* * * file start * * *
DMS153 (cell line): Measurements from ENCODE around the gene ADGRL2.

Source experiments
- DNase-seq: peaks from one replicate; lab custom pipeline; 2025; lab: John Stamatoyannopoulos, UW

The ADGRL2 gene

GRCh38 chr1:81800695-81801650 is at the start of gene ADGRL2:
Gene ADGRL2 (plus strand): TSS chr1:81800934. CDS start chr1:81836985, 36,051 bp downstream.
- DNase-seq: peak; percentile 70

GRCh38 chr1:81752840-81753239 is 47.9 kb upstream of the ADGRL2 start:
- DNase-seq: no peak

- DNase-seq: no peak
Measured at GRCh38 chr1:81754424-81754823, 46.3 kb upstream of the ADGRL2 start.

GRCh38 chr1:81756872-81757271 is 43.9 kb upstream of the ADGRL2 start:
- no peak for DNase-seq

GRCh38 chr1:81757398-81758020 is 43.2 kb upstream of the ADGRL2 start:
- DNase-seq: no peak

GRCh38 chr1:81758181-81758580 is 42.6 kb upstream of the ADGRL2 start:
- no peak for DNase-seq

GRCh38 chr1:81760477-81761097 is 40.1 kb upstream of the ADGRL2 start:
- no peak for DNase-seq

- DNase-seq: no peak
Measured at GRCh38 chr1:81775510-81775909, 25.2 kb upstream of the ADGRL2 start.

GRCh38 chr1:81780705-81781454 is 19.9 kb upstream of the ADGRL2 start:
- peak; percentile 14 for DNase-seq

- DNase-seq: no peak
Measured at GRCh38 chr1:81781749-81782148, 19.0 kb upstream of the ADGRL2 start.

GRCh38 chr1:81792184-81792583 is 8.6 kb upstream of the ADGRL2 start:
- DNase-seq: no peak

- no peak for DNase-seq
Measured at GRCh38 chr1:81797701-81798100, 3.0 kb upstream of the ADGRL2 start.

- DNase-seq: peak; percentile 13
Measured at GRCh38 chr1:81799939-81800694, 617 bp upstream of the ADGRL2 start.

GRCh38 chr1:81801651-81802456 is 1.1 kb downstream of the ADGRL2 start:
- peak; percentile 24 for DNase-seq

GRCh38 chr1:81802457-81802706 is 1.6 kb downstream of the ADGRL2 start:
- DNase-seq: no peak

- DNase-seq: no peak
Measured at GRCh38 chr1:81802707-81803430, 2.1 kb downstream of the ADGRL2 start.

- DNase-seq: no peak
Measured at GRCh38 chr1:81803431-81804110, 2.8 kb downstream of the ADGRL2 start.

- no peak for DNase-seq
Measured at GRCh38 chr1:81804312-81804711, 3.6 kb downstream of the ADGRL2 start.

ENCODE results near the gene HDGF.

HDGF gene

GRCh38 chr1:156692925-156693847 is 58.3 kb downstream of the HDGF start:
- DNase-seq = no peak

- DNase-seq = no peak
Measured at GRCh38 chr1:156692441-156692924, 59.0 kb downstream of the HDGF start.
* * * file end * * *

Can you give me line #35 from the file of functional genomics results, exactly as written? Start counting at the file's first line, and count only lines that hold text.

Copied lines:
- DNase-seq: no peak